Editor: Jos H. Verbeek, Finnish Institute of Occupational Health, Finland
Received: September 30, 2010; Accepted: December 1, 2011; Published: December 28, 2011
Copyright: © 2011 Krul et al. This is an open-access article distributed under the terms of the Creative Commons Attribution License, which permits unrestricted use, distribution, and reproduction in any medium, provided the original author and source are credited.
Funding: This study is not supported financially by any means. Data are obtained from report files of Educare a non-profit foundation, which provides first aid at large-scaled events. The board of Educare consented in using data for scientific research.
Competing interests: The authors have declared that no competing interests exist.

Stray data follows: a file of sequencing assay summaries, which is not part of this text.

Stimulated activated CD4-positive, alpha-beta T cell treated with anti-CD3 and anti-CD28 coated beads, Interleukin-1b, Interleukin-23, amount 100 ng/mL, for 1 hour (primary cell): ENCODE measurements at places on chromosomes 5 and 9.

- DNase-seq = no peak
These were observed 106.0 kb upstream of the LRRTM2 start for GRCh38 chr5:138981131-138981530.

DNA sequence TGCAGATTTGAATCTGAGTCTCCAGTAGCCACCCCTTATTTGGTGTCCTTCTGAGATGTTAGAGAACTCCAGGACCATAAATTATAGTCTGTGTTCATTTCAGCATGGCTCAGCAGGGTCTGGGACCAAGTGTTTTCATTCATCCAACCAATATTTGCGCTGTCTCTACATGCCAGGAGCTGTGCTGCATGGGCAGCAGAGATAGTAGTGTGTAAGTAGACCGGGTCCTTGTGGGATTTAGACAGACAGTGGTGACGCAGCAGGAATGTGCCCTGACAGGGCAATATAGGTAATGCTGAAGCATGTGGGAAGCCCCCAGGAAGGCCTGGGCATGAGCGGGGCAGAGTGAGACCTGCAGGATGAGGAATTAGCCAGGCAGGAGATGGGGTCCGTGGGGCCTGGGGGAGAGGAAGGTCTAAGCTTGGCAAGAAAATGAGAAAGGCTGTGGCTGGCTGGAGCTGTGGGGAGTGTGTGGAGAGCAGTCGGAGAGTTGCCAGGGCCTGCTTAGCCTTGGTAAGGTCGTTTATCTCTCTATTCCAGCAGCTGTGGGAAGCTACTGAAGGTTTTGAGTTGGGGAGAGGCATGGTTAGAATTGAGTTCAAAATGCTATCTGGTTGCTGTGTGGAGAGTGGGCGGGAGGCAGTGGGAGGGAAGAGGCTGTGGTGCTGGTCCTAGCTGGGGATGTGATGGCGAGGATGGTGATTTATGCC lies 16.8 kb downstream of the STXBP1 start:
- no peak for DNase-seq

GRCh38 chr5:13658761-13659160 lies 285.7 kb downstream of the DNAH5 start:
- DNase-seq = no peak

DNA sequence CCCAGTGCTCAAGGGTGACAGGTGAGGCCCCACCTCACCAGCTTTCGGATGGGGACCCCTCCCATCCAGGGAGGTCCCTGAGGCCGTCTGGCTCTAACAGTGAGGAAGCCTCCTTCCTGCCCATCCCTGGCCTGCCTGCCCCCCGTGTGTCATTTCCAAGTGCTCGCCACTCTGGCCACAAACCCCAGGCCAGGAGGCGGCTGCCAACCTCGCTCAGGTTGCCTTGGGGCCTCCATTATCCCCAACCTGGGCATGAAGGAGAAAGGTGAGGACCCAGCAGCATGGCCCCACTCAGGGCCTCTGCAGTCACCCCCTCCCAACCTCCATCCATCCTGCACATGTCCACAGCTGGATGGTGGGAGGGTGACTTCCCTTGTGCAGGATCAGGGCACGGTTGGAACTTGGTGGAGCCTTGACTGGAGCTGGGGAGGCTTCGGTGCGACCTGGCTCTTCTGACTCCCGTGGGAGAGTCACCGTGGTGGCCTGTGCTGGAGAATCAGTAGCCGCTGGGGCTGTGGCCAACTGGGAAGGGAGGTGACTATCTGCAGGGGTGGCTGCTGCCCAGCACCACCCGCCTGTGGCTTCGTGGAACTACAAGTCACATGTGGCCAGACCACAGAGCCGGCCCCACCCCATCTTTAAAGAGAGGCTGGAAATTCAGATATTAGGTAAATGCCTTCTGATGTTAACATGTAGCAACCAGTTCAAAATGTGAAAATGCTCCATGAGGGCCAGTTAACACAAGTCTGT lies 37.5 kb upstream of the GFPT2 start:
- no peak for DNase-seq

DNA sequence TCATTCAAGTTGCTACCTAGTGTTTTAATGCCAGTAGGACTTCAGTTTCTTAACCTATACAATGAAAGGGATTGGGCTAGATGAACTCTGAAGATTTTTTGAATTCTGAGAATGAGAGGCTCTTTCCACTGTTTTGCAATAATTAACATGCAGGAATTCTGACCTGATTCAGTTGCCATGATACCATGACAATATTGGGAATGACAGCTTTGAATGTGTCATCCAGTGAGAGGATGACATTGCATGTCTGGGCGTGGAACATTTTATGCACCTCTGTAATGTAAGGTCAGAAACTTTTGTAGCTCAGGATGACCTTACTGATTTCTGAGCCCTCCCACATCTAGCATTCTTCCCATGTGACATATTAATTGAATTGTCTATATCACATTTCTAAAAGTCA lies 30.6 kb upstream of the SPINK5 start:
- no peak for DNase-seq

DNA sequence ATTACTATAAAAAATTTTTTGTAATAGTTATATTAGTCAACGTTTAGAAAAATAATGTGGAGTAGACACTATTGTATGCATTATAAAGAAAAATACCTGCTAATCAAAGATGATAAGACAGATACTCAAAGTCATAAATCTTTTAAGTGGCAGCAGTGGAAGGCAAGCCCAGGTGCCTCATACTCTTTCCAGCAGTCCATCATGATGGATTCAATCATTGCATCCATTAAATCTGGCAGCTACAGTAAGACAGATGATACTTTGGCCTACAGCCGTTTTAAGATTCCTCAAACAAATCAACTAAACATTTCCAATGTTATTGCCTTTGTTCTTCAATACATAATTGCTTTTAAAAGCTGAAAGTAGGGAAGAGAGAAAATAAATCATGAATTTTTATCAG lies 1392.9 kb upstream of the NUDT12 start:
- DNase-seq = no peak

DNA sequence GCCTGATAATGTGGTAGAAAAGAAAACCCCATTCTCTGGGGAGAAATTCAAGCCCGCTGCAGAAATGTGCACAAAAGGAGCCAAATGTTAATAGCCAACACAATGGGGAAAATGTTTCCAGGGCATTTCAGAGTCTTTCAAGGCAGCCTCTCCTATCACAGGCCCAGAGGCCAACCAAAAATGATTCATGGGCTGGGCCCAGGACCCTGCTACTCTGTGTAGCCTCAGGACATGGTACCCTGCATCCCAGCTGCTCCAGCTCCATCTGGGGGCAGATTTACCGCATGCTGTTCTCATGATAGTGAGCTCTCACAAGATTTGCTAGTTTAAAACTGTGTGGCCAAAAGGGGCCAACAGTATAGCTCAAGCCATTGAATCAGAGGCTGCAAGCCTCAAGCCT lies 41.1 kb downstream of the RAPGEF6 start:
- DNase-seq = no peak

In the early 1990s, a new music culture called dance spread through numerous countries in the western world. Rave parties or house parties with DJ-directed, fast-paced electronic music and light shows were organized ,. In The Netherlands, rave parties attract from 500 to 60,000 visitors. Approximately 650,000 youngsters (15–35 year olds)  attend these events yearly. Several studies have indicated that the use of recreational substances during raves is common, and the majority of visitors use one or more substances ,–.
In the Netherlands, rave parties are allowed only if strict regulations are met. One of these is that a first aid station is required to take care of rave party attendees with various health-related problems. Here we present an overview of substance-related visits to first aid stations at rave parties in the Netherlands between 1997 and 2008.
Substance Use in the Netherlands